At a corporate-owned multiplex, you can enjoy a comfy seat, state-of-the-art picture and sound, and an entertaining spy film.
At St. Helena’s Cameo Cinema, you can get all that. Plus even better picture and sound quality. Plus an actual spy.
After 11 years under Cathy Buck’s ownership, the Cameo is still alive thanks to a mix of films that appeal to St. Helena’s demographic, community programming, and special perks like the recent screening of “The Catcher is a Spy,” where former CIA officer Valerie Plame Wilson talked about her own experience as a covert operative who infamously had her cover blown by members of the George W. Bush administration.
Tickets to that show sold out well in advance. A rare showing of a restored version of “The Cotton Club,” featuring a Q&A with director Francis Ford Coppola, sold out even more quickly in November.
Last year also saw hits like “A Star is Born,” “Crazy Rich Asians,” “Mission: Impossible – Fallout,” “Bohemian Rhapsody,” and a pair of well-attended documentaries, “Won’t You Be My Neighbor?” and “RBG.” “Green Book,” which ended its run earlier this month, was a runaway hit and Buck’s favorite movie of the year.
The rise of streaming content has taken its toll on the Cameo and the movie theater business in general, and 2018 had its share of movies that underperformed at the Cameo, like “Fantastic Beasts: The Crimes of Grindelwald” and “The 15:17 to Paris.” But those were exceptions.
“It’s always a struggle, and I don’t know if a single-screen will ever be out of the woods,” Buck said. “But the community is very generous in its support.”
Notwithstanding the occasional bomb, Buck said she feels like she’s hitting her stride in terms of choosing movies that will appeal to St. Helenans: period pieces, director-driven films, anything that involves food or wine, and nothing too scary or bloody.
This was a strong year for the studios, which produced some innovative original films and relied a little less on retreads, Buck said.
“I think there’s been more year-round programming that appeals to our demographic,” Buck said.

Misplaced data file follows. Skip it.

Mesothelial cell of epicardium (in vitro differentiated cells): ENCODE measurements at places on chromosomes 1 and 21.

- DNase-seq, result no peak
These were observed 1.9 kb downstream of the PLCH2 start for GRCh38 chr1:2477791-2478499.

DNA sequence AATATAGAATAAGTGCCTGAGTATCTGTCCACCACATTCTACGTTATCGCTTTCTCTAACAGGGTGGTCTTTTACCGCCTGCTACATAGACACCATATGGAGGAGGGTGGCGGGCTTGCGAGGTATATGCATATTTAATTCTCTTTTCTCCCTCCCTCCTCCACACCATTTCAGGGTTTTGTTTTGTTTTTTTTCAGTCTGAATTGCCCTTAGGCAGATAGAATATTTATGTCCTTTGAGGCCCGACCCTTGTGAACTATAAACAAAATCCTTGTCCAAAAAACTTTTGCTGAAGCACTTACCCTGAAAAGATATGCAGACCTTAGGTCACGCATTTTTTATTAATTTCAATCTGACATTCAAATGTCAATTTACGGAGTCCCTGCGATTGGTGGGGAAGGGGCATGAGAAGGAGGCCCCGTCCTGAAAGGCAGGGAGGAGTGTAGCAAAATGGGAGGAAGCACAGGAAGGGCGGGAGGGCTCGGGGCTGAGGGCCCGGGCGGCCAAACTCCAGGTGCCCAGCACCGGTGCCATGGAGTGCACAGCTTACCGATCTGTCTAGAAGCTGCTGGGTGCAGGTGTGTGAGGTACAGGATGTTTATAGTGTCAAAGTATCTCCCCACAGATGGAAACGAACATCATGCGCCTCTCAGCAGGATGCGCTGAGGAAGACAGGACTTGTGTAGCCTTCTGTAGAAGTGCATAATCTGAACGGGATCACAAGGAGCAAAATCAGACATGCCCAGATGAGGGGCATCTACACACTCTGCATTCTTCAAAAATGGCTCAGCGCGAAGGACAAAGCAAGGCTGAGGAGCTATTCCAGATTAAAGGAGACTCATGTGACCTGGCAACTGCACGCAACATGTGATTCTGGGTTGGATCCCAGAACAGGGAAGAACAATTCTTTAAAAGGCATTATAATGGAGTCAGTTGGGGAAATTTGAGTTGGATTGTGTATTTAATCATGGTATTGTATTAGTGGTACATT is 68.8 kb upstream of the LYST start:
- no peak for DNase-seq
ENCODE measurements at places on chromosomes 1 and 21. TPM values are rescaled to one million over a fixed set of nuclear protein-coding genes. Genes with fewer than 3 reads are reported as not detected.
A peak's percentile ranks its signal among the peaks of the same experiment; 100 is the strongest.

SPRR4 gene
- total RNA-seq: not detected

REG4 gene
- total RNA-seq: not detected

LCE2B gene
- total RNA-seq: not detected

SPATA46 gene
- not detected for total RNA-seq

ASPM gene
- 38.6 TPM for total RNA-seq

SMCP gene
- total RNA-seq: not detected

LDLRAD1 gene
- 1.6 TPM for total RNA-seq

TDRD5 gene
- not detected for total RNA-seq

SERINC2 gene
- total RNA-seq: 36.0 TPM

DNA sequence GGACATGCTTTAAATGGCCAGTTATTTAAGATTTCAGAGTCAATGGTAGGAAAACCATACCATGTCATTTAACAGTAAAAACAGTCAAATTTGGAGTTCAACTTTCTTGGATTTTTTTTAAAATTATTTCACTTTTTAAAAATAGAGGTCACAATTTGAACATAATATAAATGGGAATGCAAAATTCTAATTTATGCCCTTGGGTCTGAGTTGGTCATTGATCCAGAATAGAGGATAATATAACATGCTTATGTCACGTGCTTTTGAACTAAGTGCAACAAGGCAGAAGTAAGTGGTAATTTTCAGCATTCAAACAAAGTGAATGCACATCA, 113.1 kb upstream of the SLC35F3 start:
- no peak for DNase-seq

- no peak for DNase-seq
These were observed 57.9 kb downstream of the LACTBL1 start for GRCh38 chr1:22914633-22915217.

In 2019 Buck wants to keep building in-roads with Netflix, perhaps becoming one of the limited number of theaters where the streaming giant screens its movies. Netflix’s “Roma” played at the Cameo in December.
The Cameo’s community programming will continue in 2019, including Science on Screen, NapaShakes, CinemaBites, and the Family Film Festival, which will celebrate its 10th year in May.
The Cameo is planning a series of events in conjunction with National Science Week March 20-26, including a hands-on space exhibit at the Masonic building. To support programs like that, Buck is thinking about offering naming rights to local sponsors.
Technology-wise, the Cameo is in great shape. Buck was planning to mount a capital campaign to buy a 4K laser projector last April when anonymous donors stepped up and donated the entire cost of $228,000. Only about 100 theaters have that projector, and the Cameo combines it with a Dolby Atmos sound system.
She’s also proud of how the Cameo – with social media help from Janet Costner – has built relationships with organizations like NapaLearns, Mentis and local schools.
“Our outreach to different organizations in the valley has expanded,” she said. “There have been some new faces coming to the movie theater, which is exciting.”
Buck also wants to continue the Cameo’s partnership with the Napa Valley Film Festival, which planning more events year-round, she said.
But for the most part, Cameo patrons shouldn’t expect any drastic changes. Ticket prices aren’t going up, and the 2:00/5:00/7:45 schedule won’t change.
“I want to thank everybody for another year,” Buck said.